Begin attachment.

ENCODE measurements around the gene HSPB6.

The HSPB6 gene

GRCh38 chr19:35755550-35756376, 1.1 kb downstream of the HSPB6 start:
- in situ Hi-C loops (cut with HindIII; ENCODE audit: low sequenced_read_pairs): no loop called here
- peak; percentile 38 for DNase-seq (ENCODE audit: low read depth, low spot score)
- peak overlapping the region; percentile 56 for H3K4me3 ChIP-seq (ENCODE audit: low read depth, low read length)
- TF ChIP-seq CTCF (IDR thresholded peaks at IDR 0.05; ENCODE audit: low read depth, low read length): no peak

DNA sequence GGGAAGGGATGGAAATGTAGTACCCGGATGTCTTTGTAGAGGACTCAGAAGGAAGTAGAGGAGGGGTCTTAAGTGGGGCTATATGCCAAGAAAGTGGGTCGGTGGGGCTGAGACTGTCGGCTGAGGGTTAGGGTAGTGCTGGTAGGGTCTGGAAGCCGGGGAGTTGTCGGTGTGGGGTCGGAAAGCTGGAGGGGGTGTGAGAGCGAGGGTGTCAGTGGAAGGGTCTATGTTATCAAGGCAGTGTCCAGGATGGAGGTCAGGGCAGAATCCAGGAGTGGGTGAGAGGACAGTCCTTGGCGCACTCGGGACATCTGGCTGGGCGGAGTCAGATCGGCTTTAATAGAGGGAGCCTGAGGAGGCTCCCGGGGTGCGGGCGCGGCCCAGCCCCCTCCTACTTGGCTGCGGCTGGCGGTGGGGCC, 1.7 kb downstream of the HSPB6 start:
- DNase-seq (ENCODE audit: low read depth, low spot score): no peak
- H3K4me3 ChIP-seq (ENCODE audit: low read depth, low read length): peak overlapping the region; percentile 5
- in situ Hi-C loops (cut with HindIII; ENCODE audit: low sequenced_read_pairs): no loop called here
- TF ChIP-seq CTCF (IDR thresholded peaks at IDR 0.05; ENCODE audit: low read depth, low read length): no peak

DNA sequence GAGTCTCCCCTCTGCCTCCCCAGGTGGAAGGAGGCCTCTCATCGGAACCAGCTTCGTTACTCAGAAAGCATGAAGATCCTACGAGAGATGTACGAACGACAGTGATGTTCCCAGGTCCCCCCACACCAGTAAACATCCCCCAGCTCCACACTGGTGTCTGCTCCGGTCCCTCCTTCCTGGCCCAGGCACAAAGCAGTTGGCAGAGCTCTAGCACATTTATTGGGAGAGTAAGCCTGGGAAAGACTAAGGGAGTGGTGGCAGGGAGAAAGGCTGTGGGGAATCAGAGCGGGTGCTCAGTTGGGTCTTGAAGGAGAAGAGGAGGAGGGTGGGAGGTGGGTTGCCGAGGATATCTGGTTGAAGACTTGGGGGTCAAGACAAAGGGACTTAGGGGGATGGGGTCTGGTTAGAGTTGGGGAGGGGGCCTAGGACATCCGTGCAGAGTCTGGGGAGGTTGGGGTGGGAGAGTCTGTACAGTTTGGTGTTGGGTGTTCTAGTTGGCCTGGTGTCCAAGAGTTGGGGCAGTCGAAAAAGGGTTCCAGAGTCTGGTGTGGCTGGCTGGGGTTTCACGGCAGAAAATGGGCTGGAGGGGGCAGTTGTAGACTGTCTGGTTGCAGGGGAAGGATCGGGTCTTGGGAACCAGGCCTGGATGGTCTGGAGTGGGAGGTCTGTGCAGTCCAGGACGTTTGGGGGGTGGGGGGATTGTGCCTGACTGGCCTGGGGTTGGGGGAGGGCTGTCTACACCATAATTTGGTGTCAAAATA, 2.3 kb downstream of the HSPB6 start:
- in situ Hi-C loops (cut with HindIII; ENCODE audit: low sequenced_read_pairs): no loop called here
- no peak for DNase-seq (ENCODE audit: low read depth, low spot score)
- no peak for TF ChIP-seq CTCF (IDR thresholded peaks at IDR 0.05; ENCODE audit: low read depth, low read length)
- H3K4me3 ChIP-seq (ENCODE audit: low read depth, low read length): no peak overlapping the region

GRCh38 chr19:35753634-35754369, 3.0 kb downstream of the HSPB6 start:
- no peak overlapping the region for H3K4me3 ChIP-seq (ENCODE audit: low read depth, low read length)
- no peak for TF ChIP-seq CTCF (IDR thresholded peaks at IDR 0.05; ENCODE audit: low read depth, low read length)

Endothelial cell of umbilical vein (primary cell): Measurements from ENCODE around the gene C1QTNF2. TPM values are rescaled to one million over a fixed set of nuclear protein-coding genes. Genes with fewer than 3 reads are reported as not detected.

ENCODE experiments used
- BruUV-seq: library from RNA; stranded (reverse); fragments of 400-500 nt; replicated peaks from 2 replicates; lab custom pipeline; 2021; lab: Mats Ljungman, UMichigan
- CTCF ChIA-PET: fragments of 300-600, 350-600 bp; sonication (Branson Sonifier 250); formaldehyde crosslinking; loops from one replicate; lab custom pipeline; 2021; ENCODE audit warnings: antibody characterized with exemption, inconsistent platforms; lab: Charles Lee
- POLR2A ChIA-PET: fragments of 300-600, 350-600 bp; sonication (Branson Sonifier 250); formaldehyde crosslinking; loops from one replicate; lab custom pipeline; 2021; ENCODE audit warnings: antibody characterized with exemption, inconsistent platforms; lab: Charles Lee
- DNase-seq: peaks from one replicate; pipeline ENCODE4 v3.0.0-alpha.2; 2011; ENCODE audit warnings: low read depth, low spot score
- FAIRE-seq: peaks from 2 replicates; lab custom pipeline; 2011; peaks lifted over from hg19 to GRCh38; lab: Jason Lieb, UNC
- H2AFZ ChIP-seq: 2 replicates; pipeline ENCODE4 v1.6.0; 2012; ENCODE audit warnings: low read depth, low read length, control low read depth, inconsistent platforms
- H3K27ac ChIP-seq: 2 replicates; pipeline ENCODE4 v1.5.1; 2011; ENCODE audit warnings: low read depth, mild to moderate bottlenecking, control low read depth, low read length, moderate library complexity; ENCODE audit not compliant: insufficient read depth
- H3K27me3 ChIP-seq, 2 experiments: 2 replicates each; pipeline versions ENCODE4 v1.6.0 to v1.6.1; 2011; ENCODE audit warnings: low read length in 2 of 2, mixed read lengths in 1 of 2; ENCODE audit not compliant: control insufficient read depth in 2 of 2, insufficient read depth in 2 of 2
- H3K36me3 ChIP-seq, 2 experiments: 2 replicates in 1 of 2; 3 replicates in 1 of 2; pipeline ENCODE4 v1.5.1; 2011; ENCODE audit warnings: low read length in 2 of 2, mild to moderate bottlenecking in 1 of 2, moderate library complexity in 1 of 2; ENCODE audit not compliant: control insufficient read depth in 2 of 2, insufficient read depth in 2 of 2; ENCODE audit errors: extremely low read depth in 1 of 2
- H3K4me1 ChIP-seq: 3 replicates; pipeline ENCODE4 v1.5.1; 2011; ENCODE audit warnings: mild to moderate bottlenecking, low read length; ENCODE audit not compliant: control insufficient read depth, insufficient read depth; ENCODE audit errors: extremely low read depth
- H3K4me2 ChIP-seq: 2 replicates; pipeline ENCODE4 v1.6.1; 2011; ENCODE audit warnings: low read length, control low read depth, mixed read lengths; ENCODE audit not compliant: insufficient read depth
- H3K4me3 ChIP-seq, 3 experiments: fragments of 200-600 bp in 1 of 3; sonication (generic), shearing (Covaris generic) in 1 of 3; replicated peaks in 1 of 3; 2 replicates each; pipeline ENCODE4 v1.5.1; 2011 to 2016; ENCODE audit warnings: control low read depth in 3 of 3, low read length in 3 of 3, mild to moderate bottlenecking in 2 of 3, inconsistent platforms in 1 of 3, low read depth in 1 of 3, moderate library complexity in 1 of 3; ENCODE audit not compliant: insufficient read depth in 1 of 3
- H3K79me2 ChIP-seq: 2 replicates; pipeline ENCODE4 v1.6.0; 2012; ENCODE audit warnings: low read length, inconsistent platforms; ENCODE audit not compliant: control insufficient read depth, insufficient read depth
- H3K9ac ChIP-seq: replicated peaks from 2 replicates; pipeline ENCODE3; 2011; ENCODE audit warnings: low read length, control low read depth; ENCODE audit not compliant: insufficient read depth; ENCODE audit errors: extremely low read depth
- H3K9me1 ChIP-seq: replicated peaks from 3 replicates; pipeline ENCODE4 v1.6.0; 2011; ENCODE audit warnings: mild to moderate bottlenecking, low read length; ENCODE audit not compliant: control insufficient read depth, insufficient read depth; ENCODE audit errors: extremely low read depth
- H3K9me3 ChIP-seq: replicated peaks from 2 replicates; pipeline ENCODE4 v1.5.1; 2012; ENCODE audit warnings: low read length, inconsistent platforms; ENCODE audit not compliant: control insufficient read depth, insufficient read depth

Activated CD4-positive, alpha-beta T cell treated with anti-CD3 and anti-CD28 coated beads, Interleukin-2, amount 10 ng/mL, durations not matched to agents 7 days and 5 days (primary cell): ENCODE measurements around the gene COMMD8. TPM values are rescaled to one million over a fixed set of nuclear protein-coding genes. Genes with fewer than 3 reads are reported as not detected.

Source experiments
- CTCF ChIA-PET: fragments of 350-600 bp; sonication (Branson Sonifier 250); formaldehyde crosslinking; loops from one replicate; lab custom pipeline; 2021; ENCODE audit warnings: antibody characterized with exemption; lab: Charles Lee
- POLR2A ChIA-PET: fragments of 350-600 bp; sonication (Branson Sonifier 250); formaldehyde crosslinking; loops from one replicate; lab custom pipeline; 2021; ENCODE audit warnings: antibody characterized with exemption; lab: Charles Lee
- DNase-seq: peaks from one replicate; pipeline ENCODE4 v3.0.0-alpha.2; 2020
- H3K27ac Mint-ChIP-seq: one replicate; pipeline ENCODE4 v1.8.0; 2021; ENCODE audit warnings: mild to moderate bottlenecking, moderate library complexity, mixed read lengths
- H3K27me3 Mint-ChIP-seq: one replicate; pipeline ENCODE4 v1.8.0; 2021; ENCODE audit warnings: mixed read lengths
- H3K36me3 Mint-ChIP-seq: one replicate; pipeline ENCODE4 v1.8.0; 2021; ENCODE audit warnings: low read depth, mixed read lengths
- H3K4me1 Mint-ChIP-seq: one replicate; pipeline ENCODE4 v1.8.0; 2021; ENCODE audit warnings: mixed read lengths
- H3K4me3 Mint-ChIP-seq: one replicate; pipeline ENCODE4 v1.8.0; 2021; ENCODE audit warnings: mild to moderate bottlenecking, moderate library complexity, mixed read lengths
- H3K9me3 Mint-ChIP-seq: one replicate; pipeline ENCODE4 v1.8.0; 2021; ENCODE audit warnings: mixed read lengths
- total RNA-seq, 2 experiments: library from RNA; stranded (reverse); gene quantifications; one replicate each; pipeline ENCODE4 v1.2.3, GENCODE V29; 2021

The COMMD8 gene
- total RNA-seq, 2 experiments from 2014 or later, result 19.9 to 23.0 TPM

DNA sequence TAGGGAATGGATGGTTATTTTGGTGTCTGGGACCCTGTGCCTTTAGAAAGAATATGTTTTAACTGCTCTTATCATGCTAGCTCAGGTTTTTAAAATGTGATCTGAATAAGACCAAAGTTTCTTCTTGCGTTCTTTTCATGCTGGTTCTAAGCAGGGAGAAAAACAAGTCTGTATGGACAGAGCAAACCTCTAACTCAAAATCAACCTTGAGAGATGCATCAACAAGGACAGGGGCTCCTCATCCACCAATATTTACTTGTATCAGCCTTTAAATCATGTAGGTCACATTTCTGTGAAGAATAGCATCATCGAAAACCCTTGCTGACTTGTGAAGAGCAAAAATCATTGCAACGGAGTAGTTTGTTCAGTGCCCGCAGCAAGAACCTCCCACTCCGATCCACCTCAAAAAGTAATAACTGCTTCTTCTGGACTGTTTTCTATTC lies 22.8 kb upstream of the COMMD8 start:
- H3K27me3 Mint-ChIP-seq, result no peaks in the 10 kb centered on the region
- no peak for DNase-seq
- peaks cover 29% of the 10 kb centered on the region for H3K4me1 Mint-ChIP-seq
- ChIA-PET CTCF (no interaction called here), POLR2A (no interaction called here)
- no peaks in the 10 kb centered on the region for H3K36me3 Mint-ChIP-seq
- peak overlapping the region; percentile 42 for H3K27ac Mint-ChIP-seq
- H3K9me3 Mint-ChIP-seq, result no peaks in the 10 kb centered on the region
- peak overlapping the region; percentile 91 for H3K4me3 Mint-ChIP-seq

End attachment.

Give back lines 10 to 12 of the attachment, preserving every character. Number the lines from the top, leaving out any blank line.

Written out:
- H3K4me3 ChIP-seq (ENCODE audit: low read depth, low read length): peak overlapping the region; percentile 5
- in situ Hi-C loops (cut with HindIII; ENCODE audit: low sequenced_read_pairs): no loop called here
- TF ChIP-seq CTCF (IDR thresholded peaks at IDR 0.05; ENCODE audit: low read depth, low read length): no peak